“People love to talk, but it’s nothing big, really,” Vahe said. “I know [Strong] just got there, and they’re all going to start a new era. Hopefully I’ll be one of those who helps start the new era.”

Season Deciders: DE Jackson Jeffcoat

August, 22, 2013
8/22/13
9:00
AM ET
Jackson JeffcoatKirby Lee/US PresswireThe Longhorns will be counting on a healthy Jackson Jeffcoat to lead their defense.
This is the fourth of a five-part series on Texas players with the potential to change the course of the Longhorns' 2013 season. The No. 2 player on this year's list: Senior defensive end Jackson Jeffcoat.

AUSTIN, Texas -- Jackson Jeffcoat’s senior season began on Oct. 14, 2012.

A torn pectoral, Jeffcoat’s second, suffered against Oklahoma the day before, abruptly ended Jeffcoat’s promising junior year. The clock has been ticking ever since.

“My senior season did start back then,” Jeffcoat said last month. “I knew I had to prepare myself for this season.”

What’s driving Jeffcoat these days isn’t the thought that his NFL draft stock is on the line. He doesn’t look at 2013 like a contract year or a chance to pry his way into the first round.

If he does what he plans to do (and plays all 13 games), the rest will take care of itself.

“This is my senior year. It’s my last year,” Jeffcoat said. “I haven’t had the season that I’ve hoped to have, just because of the injuries. I want to come out and make this my best year. It’s more about leaving my mark on the University of Texas than leaving my mark on the NFL.”

The final chapter in his legacy as a Longhorn has yet to be written, but Jeffcoat is plenty aware that his injuries have been costly. He wants to be remembered for his accomplishments, not his rare potential.

At 6-foot-5 and 250 pounds, Jeffcoat has all the tools and traits of a guy you don’t want coming your way if you play quarterback. He’s played in 27 games and started 20, but his best days are still ahead of him. Especially if he stays on the field.

In the five games he’d played entering the showdown with Oklahoma, Jeffcoat was ranked in the top four in the Big 12 in tackles for loss, sacks and forced fumbles. He’d had one of the best nights of his career a few weeks earlier at Oklahoma State, with seven tackles, four tackles for loss, a sack and a forced fumble.

He even fared well against the Sooners, pushing his season tackles for loss total up to 11. Jeffcoat now has 38 in three years and made stops in the backfield on nearly a third of his career tackles. He has the opportunity to be truly prolific in his final year.

Jeffcoat was slowed in spring practices as a precaution, though he says now he’s been ready to get back to hitting for months. Texas defensive coordinator Manny Diaz recognizes the need for some restraint and rotations to keep Jeffcoat fresh, but so far he hasn’t shown any rust in fall camp.

“Every time there's been a physical question asked of him, he's come up with the right answer,” Diaz said. “We're happy with where he's at.”

He’s busting counter moves on tackles, pressuring quarterback and batting down balls again. Just like old times, and just what Longhorns teammates like to see.

“Same old Jackson,” linebacker Jordan Hicks said. “Just a monster out there. Just Jackson Jeffcoat.”

This season, his impact goes beyond the tackles and sacks. Even with Alex Okafor on one side and Jeffcoat or Cedric Reed on the other, Texas was still inconsistent in its ability to pressure passers a year ago. That will always be critical in the Big 12.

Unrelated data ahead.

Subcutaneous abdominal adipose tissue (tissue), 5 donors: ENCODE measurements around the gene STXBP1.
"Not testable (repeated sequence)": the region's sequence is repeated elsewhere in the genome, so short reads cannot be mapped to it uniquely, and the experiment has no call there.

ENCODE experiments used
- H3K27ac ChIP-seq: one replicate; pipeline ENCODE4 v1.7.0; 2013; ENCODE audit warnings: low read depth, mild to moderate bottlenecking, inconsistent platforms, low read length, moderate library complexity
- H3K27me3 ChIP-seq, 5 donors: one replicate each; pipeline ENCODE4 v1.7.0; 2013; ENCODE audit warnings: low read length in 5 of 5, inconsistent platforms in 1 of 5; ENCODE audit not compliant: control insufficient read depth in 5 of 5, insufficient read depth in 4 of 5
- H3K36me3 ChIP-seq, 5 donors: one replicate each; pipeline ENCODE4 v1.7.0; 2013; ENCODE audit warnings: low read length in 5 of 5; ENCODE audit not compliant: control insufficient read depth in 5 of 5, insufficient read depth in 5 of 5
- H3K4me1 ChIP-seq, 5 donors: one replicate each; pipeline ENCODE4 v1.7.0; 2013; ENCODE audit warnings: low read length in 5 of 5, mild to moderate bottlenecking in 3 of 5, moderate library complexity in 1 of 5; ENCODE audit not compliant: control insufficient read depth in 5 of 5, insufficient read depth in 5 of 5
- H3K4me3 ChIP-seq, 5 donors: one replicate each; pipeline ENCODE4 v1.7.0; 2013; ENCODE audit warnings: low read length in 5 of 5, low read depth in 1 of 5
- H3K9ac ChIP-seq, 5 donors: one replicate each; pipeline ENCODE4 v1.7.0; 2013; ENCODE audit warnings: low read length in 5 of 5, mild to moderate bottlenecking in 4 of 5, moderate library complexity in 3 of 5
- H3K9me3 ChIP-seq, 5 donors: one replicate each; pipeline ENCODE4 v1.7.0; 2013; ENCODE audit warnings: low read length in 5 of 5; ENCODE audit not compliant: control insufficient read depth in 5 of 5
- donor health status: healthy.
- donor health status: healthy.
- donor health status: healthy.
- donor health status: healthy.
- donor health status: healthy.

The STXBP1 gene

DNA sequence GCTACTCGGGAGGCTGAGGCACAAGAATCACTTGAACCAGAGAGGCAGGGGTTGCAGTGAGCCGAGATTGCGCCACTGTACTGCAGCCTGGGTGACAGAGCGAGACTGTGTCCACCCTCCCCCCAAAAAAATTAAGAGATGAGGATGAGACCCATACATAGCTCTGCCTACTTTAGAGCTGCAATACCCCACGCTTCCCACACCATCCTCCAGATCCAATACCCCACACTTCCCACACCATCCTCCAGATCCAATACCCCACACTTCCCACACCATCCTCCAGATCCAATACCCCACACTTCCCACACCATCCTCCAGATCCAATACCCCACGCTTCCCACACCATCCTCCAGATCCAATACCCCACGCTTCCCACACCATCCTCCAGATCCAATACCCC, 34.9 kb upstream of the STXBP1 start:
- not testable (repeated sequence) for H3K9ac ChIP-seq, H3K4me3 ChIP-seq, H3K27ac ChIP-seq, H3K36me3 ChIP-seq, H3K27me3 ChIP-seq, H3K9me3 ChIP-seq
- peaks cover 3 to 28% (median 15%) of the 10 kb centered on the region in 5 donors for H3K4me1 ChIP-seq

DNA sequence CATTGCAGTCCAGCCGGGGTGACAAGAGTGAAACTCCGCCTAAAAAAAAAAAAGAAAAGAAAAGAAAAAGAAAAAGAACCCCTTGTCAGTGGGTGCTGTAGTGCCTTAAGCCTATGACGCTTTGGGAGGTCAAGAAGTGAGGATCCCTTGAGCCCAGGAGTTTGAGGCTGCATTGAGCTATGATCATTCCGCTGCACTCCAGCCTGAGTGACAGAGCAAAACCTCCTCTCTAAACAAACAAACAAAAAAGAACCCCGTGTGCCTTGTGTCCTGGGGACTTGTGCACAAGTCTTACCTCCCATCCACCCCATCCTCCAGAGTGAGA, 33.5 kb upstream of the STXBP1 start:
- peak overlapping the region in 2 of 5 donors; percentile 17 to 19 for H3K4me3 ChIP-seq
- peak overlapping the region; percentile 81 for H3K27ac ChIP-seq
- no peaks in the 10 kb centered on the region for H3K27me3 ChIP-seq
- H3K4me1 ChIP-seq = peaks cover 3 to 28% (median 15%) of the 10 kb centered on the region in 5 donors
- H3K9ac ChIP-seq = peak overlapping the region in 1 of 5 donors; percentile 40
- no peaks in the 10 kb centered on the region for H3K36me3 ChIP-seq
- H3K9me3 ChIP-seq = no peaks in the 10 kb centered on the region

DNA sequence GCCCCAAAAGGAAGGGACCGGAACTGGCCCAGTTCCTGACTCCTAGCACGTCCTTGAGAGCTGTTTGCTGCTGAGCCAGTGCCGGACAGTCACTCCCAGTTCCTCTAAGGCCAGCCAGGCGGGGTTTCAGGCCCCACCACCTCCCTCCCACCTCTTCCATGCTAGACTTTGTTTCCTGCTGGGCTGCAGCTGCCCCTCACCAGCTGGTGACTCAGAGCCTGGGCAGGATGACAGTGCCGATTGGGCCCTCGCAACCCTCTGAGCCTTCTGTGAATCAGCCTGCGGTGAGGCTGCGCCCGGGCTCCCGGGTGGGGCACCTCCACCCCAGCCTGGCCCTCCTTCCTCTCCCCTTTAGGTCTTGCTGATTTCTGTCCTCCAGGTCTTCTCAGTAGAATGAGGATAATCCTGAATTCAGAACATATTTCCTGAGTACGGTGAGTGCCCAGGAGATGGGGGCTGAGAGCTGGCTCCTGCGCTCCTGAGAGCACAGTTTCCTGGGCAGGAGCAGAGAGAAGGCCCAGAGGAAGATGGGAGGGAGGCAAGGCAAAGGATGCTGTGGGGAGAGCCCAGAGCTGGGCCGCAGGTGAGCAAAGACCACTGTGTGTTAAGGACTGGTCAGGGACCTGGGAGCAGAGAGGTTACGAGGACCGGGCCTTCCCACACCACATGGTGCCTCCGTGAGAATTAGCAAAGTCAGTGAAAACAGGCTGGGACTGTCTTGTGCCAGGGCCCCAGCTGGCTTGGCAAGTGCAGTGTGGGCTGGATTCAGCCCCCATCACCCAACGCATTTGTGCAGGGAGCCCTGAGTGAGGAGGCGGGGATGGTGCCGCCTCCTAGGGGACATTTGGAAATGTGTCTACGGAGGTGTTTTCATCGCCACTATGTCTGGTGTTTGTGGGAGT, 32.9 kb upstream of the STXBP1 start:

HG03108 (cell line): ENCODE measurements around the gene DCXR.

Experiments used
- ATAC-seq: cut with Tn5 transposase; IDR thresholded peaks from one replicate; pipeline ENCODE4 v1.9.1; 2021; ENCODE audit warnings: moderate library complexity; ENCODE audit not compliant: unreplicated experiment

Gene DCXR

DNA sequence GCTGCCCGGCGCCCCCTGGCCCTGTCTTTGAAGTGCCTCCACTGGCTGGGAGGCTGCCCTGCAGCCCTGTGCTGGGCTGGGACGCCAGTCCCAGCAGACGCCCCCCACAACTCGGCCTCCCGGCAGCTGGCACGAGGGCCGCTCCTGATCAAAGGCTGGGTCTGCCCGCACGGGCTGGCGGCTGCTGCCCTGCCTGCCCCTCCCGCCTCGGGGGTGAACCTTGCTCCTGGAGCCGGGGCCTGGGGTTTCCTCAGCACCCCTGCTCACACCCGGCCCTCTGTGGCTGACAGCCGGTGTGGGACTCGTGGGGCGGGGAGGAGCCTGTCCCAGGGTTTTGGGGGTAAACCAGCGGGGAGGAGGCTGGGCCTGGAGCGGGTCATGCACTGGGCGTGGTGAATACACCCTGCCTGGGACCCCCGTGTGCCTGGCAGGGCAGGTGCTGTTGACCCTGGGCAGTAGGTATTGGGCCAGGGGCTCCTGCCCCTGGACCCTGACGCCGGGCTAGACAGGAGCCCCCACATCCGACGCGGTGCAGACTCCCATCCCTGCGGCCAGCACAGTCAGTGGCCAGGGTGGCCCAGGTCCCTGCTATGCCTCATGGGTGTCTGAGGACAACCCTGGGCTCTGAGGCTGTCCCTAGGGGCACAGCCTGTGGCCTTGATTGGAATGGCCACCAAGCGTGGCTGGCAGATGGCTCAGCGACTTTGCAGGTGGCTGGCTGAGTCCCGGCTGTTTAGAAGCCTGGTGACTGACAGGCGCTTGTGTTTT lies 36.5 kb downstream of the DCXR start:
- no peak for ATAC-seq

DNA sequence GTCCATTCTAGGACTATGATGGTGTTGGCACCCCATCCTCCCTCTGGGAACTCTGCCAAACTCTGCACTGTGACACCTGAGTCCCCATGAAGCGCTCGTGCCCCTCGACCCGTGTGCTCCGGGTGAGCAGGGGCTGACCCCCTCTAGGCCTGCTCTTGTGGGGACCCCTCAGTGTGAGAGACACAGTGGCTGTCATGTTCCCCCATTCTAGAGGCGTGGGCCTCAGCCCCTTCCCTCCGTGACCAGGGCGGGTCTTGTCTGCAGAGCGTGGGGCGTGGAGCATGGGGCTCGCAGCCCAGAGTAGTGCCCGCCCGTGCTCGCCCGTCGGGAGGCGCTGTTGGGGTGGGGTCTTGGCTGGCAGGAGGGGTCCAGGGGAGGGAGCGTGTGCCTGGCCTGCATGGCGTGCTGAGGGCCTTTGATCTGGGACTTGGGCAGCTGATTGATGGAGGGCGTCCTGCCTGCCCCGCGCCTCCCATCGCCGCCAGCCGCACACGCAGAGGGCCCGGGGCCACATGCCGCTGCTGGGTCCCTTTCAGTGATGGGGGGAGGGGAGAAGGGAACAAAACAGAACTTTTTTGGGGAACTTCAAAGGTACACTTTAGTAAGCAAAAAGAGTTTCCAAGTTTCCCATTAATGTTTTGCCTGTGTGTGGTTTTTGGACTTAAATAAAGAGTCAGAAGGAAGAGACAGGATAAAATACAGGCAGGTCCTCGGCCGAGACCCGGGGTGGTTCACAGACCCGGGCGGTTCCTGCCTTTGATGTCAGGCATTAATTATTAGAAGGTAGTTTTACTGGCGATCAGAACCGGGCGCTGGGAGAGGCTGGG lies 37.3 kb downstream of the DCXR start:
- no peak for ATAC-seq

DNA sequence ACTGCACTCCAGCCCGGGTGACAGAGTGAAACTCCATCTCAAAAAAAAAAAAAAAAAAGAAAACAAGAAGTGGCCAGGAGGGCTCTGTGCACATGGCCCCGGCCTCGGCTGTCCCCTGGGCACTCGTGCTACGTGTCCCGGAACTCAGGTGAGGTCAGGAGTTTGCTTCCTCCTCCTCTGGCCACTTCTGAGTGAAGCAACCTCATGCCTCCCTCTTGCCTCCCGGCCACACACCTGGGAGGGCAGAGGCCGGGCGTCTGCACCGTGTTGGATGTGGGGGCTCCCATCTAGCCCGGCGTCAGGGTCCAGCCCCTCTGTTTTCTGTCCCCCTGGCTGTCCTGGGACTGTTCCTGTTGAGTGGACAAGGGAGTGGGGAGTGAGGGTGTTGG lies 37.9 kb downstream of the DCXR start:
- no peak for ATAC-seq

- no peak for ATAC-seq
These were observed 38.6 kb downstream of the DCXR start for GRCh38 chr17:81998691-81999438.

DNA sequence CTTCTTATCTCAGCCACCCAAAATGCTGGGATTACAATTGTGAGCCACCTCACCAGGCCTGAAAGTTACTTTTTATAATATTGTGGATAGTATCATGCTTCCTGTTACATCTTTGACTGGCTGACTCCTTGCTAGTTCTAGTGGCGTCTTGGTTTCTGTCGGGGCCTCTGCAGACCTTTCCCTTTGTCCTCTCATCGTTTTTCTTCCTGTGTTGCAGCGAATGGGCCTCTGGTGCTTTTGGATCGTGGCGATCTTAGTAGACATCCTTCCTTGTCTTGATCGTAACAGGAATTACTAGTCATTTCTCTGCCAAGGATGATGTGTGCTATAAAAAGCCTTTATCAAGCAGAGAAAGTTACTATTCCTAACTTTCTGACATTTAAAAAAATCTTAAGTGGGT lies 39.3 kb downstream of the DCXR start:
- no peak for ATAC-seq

So will Jeffcoat’s leadership. He’s seen and endured plenty and been humbled enough in three years. The sense of urgency is a tangible one for Jeffcoat. It’s now or never.

The healthy Jeffcoat can be as good as any defender in the conference. He speaks these days with the kind of confidence that suggests he knows that. But just what will he make of his final year? He can’t wait to find out.

“We’ll see after the season,” he said. “That is my goal, to be the best defensive end in the Big 12.”
AUSTIN, Texas – Mack Brown didn’t grab a Sharpie and circle Aug. 5, 2013, on his calendar.

He didn’t believe all his problems would be gone by this date, that he would step onto Texas’ practice fields Monday evening and behold a team well-suited to compete for a national championship.

But he had to know the pains and progress of the past two seasons were preparing him and his Longhorns for this date. After responding from the disastrous losing season in 2010 by going 17-9 and winning as many Big 12 games as they lost, the Longhorns coach can now see the light at the end of the tunnel.

How quickly and painlessly they’ll reach that light is still anyone’s guess, but Brown likes the makeup of the team he’ll resume coaching when fall practices start Monday.

Mack Brown
AP Photo/Eric GayTexas coach Mack Brown is more confident in his team's ability and experience level this season.
“I am more confident this team will be the best we’ve had in the last two years or three years,” Brown said Sunday. “We’ve improved each year and we’ve tried to win every game. But we also knew we were going to take some hits by playing young guys. Now we’ve got an older team, and it should be fun to watch them play.”

He believes being settled at quarterback with third-year starter David Ash is an advantage, if not a must.

He believes a program chock-full of freshmen and sophomores playing early the past two years has produced a program chock-full of experienced players.

He believes this Longhorns team will have tangible player leadership, the kind Brown has struggled to find in recent years.

He said last season’s leaders -- seniors Alex Okafor and Kenny Vaccaro -- didn’t become vocal in the locker room until midseason. He likes that the burden now falls on Ash, Jackson Jeffcoat, Jordan Hicks and seniors in the secondary and on the line.

“All of them have got their jaw set to make sure we fix it this year,” Brown said. “I just feel like the attitude of the entire team is that we hit this thing now and we’re older and you’ve got to have discipline from within. It seems like they’ve done that this summer. They’ve had a very accountable summer.”